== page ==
Nicole Chavez Reflects on 15 Years of Styling Rachel Bilson

From "The O.C." to "Take Two," the perennial style star has remained a subject of our collective obsession both on and off screen, and Chavez has some ideas as to why.
Author:
Publish date:
Nicole Chavez and Rachel Bilson at a Vanessa Bruno dinner at Chateau Marmont in 2010. Photo: Stefanie Keenan/Wireimage

Nicole Chavez and Rachel Bilson at a Vanessa Bruno dinner at Chateau Marmont in 2010. Photo: 
Stefanie Keenan/Wireimage

Welcome to Pop Culture Week! While you can always find us waxing poetic about the hefty overlap between fashion and pop culture, we're dedicating the next five days to the subject of our favorite music, movies, TV, celebrities, books and theater, and how that all intersects with the fashion industry.

"The O.C." certainly holds a special place in my heart, and that of many millennials who reveled in the show's drama, humor, soundtrack and enviable wardrobes. But the popular series was especially meaningful for celebrity stylist Nicole Chavez, who met her first client and current husband on set of the Josh Schwartz masterpiece back in 2003.

Chavez was a costumer on the show's first two seasons and immediately connected with actress Rachel Bilson, who played Marissa Cooper's adorably feisty best friend — and the subject of emo dreamboat Seth Cohen's lifelong romantic obsession — Summer Roberts. "We both loved fashion and we would always be sitting on set for hours," she says. "We'd always look at magazines and love the same things." The two began working together off-set on press and red-carpet looks as "The O.C." quickly became a bonafide hit; that's also when Chavez began dating her now-husband. "He was repping Adam Brody at the time and [Bilson and Brody] were dating and then we started dating," she reflects nostalgically.

After realizing her passion for styling, Chavez left "The O.C." to pursue it full-time, thereby ushering in our lifelong obsession with Bilson's style. From the red carpet to off-duty paparazzi moments, she never wavered in her ascent to style stardom. She wore emerging labels and vintage dresses with the same effortless equanimity as off-the-runway Chanel, for whom she was a celebrity ambassador. Throughout "The O.C."'s four seasons, then onto "Heart of Dixie" and even in-between, when she was basically a professional clothes-wearer, Bilson has been a best-dressed list regular and reliable source of style inspiration for over a decade.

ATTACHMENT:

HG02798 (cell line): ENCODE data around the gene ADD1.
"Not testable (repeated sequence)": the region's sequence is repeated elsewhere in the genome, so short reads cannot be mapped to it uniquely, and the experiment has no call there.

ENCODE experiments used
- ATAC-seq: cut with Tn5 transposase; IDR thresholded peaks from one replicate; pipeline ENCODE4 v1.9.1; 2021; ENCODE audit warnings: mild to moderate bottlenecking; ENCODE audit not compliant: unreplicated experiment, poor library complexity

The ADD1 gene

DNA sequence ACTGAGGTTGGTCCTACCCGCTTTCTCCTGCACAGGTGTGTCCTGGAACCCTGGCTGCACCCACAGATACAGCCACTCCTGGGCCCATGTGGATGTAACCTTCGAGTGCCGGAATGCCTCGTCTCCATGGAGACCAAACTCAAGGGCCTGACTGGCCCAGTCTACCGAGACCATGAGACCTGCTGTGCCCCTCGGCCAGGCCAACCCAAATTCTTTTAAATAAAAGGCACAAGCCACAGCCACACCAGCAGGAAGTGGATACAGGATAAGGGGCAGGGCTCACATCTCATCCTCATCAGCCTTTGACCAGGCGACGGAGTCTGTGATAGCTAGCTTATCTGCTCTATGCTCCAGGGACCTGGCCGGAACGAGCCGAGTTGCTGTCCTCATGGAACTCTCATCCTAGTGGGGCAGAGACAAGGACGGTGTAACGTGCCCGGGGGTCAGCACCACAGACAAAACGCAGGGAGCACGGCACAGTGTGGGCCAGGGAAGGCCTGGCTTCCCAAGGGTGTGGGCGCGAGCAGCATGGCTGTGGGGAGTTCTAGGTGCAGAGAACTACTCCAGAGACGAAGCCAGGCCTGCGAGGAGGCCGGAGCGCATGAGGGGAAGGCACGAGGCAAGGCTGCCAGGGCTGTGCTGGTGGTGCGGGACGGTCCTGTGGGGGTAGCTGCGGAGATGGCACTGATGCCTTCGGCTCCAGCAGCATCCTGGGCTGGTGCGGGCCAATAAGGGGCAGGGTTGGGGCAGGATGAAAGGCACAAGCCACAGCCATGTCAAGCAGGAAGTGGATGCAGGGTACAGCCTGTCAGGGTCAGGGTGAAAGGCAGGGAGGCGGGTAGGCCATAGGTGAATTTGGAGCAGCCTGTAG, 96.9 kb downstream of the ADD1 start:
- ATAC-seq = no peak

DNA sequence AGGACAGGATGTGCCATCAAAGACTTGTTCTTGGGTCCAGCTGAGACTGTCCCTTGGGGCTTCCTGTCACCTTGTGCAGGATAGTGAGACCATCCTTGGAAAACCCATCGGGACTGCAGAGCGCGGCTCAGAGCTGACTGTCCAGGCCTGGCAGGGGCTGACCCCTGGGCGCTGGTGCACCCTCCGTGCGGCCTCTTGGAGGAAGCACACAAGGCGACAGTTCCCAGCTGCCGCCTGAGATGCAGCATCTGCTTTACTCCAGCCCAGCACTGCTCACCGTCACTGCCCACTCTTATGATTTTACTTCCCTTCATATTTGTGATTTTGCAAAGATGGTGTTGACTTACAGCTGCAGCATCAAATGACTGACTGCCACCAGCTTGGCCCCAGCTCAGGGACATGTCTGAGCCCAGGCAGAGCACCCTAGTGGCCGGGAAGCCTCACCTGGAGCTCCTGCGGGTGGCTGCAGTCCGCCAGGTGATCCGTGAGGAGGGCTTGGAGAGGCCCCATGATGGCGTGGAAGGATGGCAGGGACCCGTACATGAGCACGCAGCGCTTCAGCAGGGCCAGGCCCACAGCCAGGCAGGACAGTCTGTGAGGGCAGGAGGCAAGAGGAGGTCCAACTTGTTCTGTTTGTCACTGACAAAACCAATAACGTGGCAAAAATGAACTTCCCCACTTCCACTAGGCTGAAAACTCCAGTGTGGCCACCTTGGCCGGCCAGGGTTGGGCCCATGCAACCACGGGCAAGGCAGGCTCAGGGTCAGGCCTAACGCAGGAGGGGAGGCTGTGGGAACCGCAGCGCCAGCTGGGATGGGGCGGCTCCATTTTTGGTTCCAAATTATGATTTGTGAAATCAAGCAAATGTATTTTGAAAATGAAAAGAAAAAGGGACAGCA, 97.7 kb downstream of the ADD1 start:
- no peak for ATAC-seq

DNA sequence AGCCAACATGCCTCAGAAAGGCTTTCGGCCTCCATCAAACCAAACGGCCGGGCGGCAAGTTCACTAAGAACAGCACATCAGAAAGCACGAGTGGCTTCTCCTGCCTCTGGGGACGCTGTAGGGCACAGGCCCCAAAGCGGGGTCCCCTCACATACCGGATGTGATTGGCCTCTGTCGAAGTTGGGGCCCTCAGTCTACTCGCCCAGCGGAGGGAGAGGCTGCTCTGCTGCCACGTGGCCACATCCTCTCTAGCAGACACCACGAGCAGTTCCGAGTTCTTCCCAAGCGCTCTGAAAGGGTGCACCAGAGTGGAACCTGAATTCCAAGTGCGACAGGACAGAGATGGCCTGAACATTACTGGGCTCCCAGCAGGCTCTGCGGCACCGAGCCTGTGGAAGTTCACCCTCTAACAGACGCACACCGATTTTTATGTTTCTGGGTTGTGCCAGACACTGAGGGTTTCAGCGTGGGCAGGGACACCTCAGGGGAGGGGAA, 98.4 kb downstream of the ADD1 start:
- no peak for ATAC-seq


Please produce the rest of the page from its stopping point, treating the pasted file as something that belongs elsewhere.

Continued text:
While her new role as a wayward actress shadowing a P.I. in "Take Two" might be her least fashionable character yet, we are thrilled that she's been back in the public eye, with opportunities to showcase her increasingly sophisticated personal style — with help from Chavez, of course.

Rachel Bilson on "Extra" in June 2018. Photo: Noel Vasquez/Getty Images

Rachel Bilson on "Extra" in June 2018. Photo: Noel Vasquez/Getty Images

In the spirit of pop culture week — and in celebration of "The O.C."'s 15th anniversary (We're old! Cool!) — we got Chavez to reflect back on her experiences dressing one of our biggest pop culture obsessions.

"She's my first client so there's a special place in my heart for her forever," she tells us. "I'm always inspired by her."

Read on to learn more about how much the styling landscape has changed since the mid-aughts, why Chavez thinks people are so drawn to Bilson's style, her tricks for dressing petites and her hopes of teaming up with Bilson on another design project. (Remember Shoemint?) Chavez also shared a few of her all-time favorite looks with us, so peep a few of those below.

What was Bilson's style like when you began working together? What were your early discussions like?

She was really open to new designers, and when we started, her career was just starting out as well so it drove me to seek out newer designers. It was really fun to work with up-and-coming designers because we were up-and-coming ourselves.